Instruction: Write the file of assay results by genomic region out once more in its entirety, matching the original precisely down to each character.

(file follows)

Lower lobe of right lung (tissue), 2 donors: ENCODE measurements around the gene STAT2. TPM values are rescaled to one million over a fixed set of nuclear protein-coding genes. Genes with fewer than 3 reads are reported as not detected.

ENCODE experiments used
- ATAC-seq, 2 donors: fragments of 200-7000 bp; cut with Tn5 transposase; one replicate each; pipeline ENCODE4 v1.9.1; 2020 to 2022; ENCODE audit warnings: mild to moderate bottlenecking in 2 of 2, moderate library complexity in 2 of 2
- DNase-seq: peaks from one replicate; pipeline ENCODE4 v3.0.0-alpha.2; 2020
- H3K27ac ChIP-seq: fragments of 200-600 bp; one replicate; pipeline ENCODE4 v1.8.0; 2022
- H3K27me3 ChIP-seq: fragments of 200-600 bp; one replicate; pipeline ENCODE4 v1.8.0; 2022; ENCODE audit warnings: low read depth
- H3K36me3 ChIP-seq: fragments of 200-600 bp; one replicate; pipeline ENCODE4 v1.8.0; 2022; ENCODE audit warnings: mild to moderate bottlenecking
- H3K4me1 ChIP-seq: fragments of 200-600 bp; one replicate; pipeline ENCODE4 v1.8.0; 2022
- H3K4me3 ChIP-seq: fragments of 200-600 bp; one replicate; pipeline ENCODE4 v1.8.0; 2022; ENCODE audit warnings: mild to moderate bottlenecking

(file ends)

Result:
Lower lobe of right lung (tissue), 2 donors: ENCODE measurements around the gene STAT2. TPM values are rescaled to one million over a fixed set of nuclear protein-coding genes. Genes with fewer than 3 reads are reported as not detected.

ENCODE experiments used
- ATAC-seq, 2 donors: fragments of 200-7000 bp; cut with Tn5 transposase; one replicate each; pipeline ENCODE4 v1.9.1; 2020 to 2022; ENCODE audit warnings: mild to moderate bottlenecking in 2 of 2, moderate library complexity in 2 of 2
- DNase-seq: peaks from one replicate; pipeline ENCODE4 v3.0.0-alpha.2; 2020
- H3K27ac ChIP-seq: fragments of 200-600 bp; one replicate; pipeline ENCODE4 v1.8.0; 2022
- H3K27me3 ChIP-seq: fragments of 200-600 bp; one replicate; pipeline ENCODE4 v1.8.0; 2022; ENCODE audit warnings: low read depth
- H3K36me3 ChIP-seq: fragments of 200-600 bp; one replicate; pipeline ENCODE4 v1.8.0; 2022; ENCODE audit warnings: mild to moderate bottlenecking
- H3K4me1 ChIP-seq: fragments of 200-600 bp; one replicate; pipeline ENCODE4 v1.8.0; 2022
- H3K4me3 ChIP-seq: fragments of 200-600 bp; one replicate; pipeline ENCODE4 v1.8.0; 2022; ENCODE audit warnings: mild to moderate bottlenecking